: News

Filed Under:

Maryland Revenues Fall Short... Again

Play associated audio

Maryland is facing yet another budget shortfall and all options are on the table for the next round of cuts. New revenue estimates show the state will bring in almost 700 million dollars less than expected this fiscal year.

Eloise Foster is Secretary of the Maryland's Department of Budget and Management. She's the one who has to figure out how to balance the budget. She says budget planners feared such a shortfalll -- so they built in a cushion -- but it wasn't enough. "We were expecting there to be some revisions in revenue but the magnitude of the write down is really greater than what was anticipated."

That means the state has to cut 300 million dollars from the fiscal year 2010 budget. That's on top of the three quarters of a billion dollars already cut from this year's budget.

Foster will meet with heads of stage agencies to find new propsals. "We're going to preserve critical state services, we're gonna preserve safety net programs, we're gonna continue to protect our investment in education, and overall we want to support initiatives that will help us stimulate our state economy. But all that said, everything is on the table."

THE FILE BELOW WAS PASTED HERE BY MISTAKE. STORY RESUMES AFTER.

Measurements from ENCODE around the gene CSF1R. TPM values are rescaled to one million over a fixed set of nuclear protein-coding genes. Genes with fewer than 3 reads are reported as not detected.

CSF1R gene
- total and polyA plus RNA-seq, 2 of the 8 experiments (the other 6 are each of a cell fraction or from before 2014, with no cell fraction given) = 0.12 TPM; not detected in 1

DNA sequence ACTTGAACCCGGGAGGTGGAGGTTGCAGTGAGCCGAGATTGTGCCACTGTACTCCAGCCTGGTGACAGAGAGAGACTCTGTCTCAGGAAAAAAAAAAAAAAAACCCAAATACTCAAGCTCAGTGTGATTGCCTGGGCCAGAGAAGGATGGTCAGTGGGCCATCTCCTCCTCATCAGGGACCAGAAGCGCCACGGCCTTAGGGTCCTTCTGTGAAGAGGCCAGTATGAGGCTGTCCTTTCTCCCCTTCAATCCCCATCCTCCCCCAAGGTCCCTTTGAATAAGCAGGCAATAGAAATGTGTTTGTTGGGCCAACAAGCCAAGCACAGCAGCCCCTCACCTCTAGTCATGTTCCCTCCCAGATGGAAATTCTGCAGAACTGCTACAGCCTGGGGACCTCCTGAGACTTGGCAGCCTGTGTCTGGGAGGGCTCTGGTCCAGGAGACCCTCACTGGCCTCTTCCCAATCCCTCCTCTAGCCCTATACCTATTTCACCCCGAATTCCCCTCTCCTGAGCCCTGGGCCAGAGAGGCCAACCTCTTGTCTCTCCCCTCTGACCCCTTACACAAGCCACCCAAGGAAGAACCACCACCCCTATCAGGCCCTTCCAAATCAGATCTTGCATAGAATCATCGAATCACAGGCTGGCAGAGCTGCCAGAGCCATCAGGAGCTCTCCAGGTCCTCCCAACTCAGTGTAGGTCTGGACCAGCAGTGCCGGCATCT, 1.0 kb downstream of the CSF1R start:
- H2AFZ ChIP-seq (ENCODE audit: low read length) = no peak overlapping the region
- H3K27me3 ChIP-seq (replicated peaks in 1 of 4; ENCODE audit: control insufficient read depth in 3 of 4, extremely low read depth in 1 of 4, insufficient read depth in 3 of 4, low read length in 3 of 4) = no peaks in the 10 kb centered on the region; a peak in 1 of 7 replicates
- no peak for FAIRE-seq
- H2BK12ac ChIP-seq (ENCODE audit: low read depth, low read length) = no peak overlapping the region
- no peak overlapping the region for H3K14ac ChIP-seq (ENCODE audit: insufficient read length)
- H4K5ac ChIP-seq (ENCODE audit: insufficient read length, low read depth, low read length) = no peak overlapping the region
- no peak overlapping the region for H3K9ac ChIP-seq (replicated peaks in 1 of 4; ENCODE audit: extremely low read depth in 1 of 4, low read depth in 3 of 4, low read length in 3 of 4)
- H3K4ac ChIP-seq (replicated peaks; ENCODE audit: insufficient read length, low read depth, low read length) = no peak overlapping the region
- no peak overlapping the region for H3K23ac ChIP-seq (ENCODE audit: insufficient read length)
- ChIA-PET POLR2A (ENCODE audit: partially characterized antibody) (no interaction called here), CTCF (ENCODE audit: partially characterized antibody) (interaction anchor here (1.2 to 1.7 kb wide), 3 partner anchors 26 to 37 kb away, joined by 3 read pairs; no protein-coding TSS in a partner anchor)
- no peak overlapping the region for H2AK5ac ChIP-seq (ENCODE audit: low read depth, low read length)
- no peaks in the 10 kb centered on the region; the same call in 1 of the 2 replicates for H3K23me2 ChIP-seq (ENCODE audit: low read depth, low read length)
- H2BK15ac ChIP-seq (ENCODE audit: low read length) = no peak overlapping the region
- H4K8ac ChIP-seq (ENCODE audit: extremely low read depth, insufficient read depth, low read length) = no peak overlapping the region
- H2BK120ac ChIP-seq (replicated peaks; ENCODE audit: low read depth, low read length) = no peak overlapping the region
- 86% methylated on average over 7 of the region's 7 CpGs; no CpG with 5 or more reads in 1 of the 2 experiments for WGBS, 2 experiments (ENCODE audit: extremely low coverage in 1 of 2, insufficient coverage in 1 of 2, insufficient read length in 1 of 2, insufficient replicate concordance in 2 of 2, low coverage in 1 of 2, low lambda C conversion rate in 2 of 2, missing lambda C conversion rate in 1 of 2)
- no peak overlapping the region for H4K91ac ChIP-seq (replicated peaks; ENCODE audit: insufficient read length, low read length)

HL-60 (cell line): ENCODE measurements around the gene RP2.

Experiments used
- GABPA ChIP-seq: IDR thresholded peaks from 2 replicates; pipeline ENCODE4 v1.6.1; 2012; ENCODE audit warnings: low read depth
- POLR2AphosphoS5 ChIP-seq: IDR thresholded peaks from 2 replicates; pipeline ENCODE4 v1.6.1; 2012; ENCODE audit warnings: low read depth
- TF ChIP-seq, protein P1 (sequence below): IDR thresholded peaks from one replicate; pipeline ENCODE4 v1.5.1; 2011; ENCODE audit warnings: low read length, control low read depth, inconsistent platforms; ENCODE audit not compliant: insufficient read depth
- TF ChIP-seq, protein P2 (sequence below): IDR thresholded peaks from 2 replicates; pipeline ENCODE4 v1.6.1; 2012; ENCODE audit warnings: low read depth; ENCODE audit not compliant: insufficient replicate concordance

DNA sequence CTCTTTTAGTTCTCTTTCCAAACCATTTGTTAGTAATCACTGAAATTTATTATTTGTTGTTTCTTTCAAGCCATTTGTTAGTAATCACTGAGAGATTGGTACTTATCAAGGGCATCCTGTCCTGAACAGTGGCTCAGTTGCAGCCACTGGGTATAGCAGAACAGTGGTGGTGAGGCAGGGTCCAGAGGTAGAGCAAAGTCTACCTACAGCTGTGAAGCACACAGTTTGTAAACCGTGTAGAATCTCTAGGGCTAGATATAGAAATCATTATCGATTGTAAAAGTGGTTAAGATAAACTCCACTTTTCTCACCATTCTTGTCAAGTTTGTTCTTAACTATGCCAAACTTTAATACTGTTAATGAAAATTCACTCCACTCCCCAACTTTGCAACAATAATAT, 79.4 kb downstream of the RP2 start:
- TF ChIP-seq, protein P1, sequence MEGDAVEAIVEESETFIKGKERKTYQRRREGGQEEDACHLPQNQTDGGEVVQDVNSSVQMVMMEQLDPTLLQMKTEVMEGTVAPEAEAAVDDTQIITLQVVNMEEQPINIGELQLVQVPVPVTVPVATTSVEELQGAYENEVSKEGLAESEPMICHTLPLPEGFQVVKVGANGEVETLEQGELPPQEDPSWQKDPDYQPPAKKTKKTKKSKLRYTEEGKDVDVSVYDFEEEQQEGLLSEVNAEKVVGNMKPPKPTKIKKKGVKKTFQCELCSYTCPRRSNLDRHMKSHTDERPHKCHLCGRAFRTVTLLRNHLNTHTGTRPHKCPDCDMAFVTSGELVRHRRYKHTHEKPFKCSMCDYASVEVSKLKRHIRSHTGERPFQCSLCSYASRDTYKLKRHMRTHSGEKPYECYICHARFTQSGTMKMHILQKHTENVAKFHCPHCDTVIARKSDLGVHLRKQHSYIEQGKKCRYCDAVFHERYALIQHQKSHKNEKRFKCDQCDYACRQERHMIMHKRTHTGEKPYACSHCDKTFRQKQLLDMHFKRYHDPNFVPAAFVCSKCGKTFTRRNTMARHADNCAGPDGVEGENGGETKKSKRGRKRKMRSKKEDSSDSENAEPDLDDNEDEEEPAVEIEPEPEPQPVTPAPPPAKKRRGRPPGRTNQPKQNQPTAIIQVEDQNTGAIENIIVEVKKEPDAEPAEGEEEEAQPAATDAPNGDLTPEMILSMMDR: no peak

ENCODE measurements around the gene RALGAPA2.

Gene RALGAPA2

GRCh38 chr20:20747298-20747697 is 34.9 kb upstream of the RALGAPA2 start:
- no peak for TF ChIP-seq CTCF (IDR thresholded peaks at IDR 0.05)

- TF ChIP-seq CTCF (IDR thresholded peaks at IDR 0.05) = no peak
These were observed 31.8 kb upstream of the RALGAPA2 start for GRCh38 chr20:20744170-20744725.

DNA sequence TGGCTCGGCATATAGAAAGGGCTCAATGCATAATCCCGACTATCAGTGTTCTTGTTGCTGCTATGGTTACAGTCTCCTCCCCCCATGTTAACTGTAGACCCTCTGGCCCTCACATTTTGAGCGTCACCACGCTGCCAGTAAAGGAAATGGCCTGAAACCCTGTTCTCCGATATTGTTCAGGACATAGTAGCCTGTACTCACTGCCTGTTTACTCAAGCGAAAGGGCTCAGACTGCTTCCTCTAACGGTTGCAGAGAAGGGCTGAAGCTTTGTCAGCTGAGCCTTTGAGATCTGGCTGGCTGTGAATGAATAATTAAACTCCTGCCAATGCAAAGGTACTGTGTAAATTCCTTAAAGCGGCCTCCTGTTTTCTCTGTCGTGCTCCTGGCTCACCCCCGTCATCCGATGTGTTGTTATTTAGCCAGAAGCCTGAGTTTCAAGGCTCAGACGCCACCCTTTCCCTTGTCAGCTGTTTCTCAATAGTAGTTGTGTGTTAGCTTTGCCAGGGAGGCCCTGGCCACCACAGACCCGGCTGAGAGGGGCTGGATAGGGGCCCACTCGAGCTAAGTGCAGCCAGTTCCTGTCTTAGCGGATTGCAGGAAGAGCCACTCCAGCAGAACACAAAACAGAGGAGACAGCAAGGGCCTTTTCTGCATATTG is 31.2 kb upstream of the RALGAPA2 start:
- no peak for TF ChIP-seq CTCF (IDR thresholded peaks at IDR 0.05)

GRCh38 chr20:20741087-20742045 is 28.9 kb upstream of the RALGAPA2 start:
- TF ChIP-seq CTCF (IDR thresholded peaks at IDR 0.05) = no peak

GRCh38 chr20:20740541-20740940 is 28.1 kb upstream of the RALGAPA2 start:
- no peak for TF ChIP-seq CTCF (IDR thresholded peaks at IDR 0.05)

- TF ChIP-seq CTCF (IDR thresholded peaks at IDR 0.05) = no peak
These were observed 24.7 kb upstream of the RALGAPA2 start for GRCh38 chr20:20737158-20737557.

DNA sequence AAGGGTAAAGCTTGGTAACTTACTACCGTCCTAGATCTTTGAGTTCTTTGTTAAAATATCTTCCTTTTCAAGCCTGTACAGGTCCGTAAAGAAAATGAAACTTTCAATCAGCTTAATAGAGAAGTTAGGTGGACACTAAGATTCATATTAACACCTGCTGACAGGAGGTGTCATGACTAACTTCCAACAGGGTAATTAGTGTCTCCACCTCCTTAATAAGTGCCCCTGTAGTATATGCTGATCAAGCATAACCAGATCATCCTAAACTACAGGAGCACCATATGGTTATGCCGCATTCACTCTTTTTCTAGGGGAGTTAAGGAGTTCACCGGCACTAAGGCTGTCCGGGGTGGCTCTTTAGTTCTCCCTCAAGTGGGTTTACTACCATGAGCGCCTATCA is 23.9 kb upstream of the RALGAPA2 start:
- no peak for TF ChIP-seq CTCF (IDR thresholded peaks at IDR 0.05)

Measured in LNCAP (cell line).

Foster says the economy is bottoming out, and predicts this will be the last round of unexpected cuts.

Sabri Ben-Achour reports...

NPR

Book Review: 'Born To Run,' Bruce Springsteen

Music critic Will Hermes reviews a new autobiography from Bruce Springsteen called Born To Run.
WAMU 88.5

A Matter Of Taste: What Prix Fixe Menus Say About D.C.'s Dining Scene

Is a meal for a special occasion worth hundreds of dollars?

NPR

Clinton-Trump Showdown Is Most-Watched Presidential Debate

An estimated 84 million people watched Hillary Clinton and Donald Trump in their first debate Monday, according to TV ratings data from Nielsen, making it the most-watched debate ever.
NPR

When Phones Went Mobile: Revisiting NPR's 1983 Story On 'Cellular'

The report titled "Cellular Phones Are Completely Mobile" features a man who was "among the first 1,500 customers to use a new mobile phone system called cellular."

Leave a Comment

Help keep the conversation civil. Please refer to our Terms of Use and Code of Conduct before posting your comments.